It is not easy to choose! Thomas Watson’s books have been great favourites because of his remarkable combination of rich doctrine, clearly presented in an unusually easy style (for all that he quotes classical writers and expects people to know who they were!), and all done with wonderful practical application. Obviously the republication of John Owen’s Death of Death with its Introduction by J.I. Packer was hugely influential. The Puritan Paperback series, some of which are great classics has been well received. The Valley of Vision has had an enormous impact on people.
Then of course the publication of the Works of Owen and of Jonathan Edwards were really publishing events of great magnitude. For another publisher in the 1960s to have thought of publishing a sixteen volume set of Owen’s Works, and then later his seven volumes on Hebrews (only one volume, in Latin, being left out of the twenty-four volume set!) would have been regarded as publishing suicide. Yet in the providence of God there has been an appetite for these books. At the same time other, smaller contemporary books have had an enormous impact, including John Blanchard’s evangelistic book Right With God, Walt Chantry’s Today’s Gospel, and of course Iain Murray’s own book The Forgotten Spurgeon. And many more! No doubt each person would have his or her own favourites, not least among the many biographies, such as John Paton, or the Memoirs of M’Cheyne, or Thomas Boston, or Arnold Dallimore’s work on Whitefield, or Iain Murray’s work on D. Martyn Lloyd-Jones. Then there are sets like Professor John Murray’s Collected Writings which have been so helpful to many, but we wish more people had them. On and on it goes… time and space fail me to tell of Richard Sibbes and J.C. Ryle, of Dabney and Thornwell, of John Calvin and John Newton, ..!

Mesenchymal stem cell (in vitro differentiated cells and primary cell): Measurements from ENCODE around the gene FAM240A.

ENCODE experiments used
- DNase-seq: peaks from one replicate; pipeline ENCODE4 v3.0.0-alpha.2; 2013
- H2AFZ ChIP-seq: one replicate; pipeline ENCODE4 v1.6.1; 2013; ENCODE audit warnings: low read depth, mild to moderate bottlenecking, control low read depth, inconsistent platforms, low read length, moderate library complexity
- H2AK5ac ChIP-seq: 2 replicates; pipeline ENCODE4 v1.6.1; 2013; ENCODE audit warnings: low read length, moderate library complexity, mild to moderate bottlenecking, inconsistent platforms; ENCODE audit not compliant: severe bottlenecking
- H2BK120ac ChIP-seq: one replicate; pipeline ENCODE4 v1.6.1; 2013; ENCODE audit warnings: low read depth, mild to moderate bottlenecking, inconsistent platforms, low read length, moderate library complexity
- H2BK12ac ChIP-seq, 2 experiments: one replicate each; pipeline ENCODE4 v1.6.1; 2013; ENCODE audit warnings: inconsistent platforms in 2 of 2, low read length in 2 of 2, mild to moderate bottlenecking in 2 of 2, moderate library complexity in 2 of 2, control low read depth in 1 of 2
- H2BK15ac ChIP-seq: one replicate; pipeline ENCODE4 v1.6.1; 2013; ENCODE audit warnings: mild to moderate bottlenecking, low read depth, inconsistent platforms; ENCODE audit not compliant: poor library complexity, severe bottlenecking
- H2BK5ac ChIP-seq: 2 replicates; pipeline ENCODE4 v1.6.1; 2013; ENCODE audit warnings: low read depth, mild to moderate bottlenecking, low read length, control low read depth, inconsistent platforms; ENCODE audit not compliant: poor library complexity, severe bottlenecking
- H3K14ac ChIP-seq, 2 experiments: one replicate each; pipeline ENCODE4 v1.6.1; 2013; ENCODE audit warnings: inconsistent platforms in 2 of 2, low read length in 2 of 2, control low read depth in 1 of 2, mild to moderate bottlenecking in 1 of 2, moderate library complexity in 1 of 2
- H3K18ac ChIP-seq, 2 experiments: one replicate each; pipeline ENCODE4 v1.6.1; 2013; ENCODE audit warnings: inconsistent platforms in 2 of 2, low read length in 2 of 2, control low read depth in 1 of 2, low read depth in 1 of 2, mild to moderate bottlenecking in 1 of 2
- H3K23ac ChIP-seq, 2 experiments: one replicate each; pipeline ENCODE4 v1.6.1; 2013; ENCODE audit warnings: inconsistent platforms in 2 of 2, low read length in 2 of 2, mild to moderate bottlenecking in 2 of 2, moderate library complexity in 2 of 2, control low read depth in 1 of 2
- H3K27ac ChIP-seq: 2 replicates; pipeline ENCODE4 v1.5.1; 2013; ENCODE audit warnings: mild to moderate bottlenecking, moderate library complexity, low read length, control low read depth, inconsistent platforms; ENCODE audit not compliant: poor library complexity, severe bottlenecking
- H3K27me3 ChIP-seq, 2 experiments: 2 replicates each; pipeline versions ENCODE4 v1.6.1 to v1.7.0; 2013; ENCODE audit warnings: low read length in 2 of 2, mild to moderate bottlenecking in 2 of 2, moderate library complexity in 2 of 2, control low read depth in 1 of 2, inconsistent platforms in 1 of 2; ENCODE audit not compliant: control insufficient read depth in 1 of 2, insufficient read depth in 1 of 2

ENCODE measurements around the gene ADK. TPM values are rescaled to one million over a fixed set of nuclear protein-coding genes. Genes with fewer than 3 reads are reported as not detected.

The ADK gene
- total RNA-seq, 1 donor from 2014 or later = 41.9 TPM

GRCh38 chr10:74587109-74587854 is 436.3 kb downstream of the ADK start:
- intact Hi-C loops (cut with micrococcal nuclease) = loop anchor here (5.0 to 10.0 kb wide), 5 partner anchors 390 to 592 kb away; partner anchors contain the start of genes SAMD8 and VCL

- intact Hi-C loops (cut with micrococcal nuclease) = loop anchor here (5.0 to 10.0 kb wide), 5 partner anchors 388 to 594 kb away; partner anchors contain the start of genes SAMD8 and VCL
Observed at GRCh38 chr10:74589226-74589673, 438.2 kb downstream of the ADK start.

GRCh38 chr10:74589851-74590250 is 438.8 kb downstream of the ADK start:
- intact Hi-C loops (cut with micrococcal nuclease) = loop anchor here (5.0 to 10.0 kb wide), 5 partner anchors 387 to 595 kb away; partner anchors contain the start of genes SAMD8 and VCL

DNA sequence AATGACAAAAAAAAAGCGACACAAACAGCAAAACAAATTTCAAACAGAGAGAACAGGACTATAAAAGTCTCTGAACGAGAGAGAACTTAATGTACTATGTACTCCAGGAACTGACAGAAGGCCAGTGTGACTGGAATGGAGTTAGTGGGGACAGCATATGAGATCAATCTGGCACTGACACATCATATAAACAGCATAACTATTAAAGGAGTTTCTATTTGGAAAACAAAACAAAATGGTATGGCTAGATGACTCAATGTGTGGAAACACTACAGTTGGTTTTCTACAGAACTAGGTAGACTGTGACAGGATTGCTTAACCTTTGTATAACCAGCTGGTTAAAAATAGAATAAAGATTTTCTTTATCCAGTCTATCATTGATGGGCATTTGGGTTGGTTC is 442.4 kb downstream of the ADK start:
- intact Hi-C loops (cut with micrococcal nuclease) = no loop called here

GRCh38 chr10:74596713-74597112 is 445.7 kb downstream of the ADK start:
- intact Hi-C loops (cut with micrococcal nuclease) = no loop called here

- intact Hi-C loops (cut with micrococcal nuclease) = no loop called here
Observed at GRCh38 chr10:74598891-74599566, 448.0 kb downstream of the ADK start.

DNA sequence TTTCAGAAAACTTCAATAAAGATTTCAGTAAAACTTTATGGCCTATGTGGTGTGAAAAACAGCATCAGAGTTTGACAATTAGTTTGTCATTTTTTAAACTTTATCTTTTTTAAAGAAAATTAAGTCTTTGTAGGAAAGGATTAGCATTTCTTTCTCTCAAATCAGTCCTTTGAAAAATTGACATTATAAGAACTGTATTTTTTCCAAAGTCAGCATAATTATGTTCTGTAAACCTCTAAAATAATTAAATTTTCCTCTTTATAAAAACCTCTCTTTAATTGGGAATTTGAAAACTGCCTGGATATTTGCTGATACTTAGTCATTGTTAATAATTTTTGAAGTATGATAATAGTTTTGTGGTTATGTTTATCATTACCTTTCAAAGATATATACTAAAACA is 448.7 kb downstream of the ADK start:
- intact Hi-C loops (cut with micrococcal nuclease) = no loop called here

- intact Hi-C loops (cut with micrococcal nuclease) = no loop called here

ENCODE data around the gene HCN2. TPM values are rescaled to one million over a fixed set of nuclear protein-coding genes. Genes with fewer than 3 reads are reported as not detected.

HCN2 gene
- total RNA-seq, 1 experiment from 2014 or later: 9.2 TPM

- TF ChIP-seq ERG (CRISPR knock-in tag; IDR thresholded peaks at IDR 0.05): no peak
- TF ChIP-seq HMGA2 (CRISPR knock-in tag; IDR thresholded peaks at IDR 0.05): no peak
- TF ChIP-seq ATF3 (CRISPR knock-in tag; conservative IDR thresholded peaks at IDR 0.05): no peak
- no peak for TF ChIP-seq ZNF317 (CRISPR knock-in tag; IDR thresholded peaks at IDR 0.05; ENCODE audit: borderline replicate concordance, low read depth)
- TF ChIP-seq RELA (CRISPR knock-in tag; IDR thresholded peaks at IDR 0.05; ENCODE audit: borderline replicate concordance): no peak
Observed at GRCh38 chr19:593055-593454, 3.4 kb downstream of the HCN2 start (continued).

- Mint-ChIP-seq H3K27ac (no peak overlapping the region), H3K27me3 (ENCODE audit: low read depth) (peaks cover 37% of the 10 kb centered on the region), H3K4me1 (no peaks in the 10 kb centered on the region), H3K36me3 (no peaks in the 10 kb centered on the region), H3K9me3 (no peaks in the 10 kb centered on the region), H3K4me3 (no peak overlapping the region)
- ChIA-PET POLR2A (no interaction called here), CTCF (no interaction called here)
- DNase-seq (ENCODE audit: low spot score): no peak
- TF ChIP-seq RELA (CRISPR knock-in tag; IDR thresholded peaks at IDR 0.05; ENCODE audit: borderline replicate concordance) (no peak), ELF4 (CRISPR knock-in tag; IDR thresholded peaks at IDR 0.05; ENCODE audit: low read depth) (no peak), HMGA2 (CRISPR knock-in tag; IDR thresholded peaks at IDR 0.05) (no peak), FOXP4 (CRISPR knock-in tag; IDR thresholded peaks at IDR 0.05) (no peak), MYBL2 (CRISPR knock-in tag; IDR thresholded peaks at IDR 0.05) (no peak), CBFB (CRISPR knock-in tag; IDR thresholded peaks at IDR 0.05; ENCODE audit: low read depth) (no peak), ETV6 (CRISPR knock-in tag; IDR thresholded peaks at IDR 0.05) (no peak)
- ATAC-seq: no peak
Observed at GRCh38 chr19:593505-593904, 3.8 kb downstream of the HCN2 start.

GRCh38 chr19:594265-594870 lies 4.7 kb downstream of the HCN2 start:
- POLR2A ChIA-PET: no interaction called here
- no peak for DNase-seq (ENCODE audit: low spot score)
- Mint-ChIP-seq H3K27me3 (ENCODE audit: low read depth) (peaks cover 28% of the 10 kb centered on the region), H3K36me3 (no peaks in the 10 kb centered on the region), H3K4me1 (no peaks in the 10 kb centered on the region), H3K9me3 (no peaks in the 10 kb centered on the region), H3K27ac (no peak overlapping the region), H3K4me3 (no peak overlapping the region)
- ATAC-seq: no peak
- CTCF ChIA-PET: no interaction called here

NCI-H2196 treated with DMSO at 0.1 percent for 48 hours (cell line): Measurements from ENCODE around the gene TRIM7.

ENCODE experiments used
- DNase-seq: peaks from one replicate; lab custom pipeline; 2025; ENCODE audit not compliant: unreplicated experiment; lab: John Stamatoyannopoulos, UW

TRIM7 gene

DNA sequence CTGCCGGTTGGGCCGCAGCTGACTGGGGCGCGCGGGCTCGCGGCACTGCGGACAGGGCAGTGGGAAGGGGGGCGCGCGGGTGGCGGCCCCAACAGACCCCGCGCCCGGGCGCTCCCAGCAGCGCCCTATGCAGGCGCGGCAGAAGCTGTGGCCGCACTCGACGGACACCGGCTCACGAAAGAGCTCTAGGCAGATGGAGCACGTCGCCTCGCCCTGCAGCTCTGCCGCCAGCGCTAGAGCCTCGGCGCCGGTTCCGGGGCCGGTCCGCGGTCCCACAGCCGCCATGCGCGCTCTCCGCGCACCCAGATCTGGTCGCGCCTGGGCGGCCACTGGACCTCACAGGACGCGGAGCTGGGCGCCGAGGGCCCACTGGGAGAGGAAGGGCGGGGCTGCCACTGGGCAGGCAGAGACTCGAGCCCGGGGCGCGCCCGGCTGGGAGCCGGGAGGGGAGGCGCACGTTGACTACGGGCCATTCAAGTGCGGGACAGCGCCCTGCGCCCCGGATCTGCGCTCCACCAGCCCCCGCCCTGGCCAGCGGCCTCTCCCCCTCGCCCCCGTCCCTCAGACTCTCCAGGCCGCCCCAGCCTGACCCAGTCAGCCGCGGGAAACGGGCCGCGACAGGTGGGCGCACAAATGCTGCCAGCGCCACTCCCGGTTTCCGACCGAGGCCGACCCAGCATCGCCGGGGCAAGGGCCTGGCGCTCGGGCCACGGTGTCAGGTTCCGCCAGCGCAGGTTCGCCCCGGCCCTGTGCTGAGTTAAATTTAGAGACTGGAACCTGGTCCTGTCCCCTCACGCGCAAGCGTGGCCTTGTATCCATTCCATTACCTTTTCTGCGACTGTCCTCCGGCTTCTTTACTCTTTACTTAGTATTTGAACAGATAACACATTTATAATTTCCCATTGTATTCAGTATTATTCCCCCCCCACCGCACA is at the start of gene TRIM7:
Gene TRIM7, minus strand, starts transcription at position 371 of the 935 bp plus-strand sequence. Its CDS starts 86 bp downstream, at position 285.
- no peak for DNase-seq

Books At a Glance:
You’ve written a number of Banner titles over the years. Your The Christian Life is one of my favorites – I’ve given out so many copies over the years that I have often thought I should ask for commission! Do you have any more Banner titles in the works currently?
Commission comes in the form of moral obligation to write something for Books At a Glance!
Yes, I am working on a couple that hopefully will appear in the coming months.
One is a book on the major “moments” in the ministry of Jesus, from his incarnation to his return, which Derek Thomas and I have done together. At the moment it is called Ichthus which we hope will be an intriguing enough title. I am sure there will be a fish symbol somewhere on it as well as the usual Banner symbol of the George Whitefield Statue! It is a “popular-level” book which we have written to try to help people re-center on the person and work of Christ. It isn’t really possible to be Christ-centred without being Christ-full, and that is one reason we have been working on this particular book together.
And then I am just finishing a book which should be available before Christmas this year on The Real Meaning of Christmas. Whether or not we “celebrate” Christmas, and in whatever form, it remains a time of the year when there are opportunities for Christians to give a little book to friends as a gift, or add it to a gift we are giving without seeming to be angular and difficult! So I am hoping that this will present the meaning of Christmas to strengthen believers and at the same time encourage others to think beyond the tinsel and glitter and come to know and trust the Saviour.
And then, the Lord willing, I will get into the list of “still to be written” books! Thank you for asking!
Editor’s Note: You may like to take a look at our recent blog introducing this new book.
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YOU MUST READ: BOOKS THAT HAVE SHAPED OUR LIVES